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James' theorem states that a Banach space $B$ is reflexive iff every bounded linear functional on $B$ attains its maximum on the closed unit ball in $B$.

Now I wonder if I can drop the constraint that it is a ball and replace it by "convex set". That is, I want to know if every bounded linear functional on a reflexive Banach space $B$ attains its maximum on a closed and bounded convex set in $B$.

By Pietro's answer this is known to be true. Is the maximum unique? In optimization by vector space methods it is know that this is true if the set is the closed ball. This was actually my biggest question since I want to show a optimization problem has a unique solution.

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+1 not particularly for the question but because that theorem is something I'd been wondering about recently but didn't know that someone had proven it! Don't happen to have a reference for it, do you? –  Andrew Stacey Sep 2 '10 at 11:05
    
This seems to be James' article about this: springerlink.com/content/07411341j5792482 –  Jonas Teuwen Sep 2 '10 at 11:11
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Uniqueness seems to fail even in finite dimensional cases (think of $R^2$ with sup norm) and might be related to uniform convexity -- just a guess –  Piero D'Ancona Sep 2 '10 at 12:16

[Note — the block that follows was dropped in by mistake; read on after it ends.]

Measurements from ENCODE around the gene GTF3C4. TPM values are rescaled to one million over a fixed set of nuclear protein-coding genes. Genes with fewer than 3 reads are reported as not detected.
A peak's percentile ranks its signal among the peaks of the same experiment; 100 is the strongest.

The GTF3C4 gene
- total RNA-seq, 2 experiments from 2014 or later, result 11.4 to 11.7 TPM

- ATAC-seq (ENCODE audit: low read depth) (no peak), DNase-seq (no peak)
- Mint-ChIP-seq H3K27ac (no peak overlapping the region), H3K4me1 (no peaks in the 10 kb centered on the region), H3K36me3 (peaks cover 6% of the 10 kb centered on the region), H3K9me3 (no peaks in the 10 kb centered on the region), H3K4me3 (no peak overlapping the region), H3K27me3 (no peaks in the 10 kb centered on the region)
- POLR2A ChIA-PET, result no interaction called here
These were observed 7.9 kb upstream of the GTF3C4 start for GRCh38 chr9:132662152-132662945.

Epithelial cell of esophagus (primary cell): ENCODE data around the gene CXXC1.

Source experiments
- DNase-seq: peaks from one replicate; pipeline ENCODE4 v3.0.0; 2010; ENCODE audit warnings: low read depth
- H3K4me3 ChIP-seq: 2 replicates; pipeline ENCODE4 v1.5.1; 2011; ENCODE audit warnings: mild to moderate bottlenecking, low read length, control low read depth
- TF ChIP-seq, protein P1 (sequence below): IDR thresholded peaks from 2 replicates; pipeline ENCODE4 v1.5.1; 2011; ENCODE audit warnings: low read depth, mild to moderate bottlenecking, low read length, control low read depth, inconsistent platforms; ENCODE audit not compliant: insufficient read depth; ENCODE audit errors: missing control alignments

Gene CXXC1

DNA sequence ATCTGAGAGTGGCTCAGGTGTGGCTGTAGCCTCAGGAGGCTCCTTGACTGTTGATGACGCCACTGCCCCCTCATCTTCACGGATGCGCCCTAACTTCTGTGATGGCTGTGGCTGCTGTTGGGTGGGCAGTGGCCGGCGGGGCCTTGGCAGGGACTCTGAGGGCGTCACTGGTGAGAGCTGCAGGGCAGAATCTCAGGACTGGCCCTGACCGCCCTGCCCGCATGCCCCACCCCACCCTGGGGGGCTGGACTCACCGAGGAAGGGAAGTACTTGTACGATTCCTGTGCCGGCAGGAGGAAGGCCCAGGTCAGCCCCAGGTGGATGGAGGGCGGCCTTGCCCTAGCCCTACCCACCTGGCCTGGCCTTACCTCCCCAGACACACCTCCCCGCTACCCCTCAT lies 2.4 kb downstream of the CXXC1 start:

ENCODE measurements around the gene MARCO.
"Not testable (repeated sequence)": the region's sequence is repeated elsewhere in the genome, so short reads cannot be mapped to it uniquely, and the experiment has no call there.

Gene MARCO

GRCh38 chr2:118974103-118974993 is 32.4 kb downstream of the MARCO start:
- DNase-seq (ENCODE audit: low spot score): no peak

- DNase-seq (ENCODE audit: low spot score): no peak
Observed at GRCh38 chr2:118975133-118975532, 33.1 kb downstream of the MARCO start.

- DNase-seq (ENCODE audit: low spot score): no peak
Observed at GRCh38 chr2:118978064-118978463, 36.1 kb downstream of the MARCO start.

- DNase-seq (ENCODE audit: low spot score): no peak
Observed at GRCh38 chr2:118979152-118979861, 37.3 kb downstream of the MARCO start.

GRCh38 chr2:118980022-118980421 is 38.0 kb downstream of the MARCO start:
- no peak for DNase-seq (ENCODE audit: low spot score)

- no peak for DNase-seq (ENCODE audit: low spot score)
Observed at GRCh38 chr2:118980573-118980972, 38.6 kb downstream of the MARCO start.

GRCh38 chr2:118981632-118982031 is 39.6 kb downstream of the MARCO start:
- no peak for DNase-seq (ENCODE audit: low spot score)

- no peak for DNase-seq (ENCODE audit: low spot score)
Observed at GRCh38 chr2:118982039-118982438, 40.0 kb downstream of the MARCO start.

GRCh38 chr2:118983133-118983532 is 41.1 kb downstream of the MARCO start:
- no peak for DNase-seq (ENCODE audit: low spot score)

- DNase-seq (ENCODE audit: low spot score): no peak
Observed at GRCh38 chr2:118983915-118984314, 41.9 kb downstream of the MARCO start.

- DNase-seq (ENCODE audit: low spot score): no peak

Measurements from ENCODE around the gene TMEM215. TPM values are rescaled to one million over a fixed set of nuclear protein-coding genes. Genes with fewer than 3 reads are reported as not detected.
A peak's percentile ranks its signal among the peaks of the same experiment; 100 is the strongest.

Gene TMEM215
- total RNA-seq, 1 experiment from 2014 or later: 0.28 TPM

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Uniqueness is equivalent to strict convexity of the ball, Piero: If $f$ attains its max at two points $x$ and $y$, then it attains it at everything on the line segment joining $x$ and $y$. On the other hand, if the sphere contains a line segment, you can define a norm one linear functional $f$ on the two dimensional subspace spanned by the endpoints of the segment s.t. the segment is contained in $[f=1]$ and use Hahn-Banach to extend the functional to the entire space. –  Bill Johnson Sep 2 '10 at 14:06
    
Indeed for every Banach space $X$ and every bounded linear functional $f$, there is an equivalent norm of $X$ producing a unit ball such that $f$ has multiple maximum points there (just take $\max\{\|x\|,\epsilon |\langle f,x\rangle |\}$) –  Pietro Majer Sep 2 '10 at 14:33
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1 Answer

up vote 5 down vote accepted

A closed and bounded convex set of a reflexive Banach is w* compact, hence any bounded linear functional does attain its maximum and minimum there. On the other direction, the presence of a closed bounded convex set on which all bounded linear functionals have their maximum, of course, says nothing on the reflexivity of the space (the convex could be a single point).

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Ah, right, that a bounded closed convex set in a reflexive Banach space is wk*-compact is a corollary of Alaoglu's theorem and Hahn-Banach. Thanks! –  Jonas Teuwen Sep 2 '10 at 10:50
    
By the way, I was also wondering if this maximum is unique (I edited the post). –  Jonas Teuwen Sep 2 '10 at 11:18
    
And what about the closure of open bounded convex nonempty sets? –  Piero D'Ancona Sep 2 '10 at 12:01
    
eh, that's what I was also wondering... I think one should be able to reduce to the case of a true ball -after all that thing is almost a ball: it just lacks the symmetry B=-B. –  Pietro Majer Sep 2 '10 at 14:36
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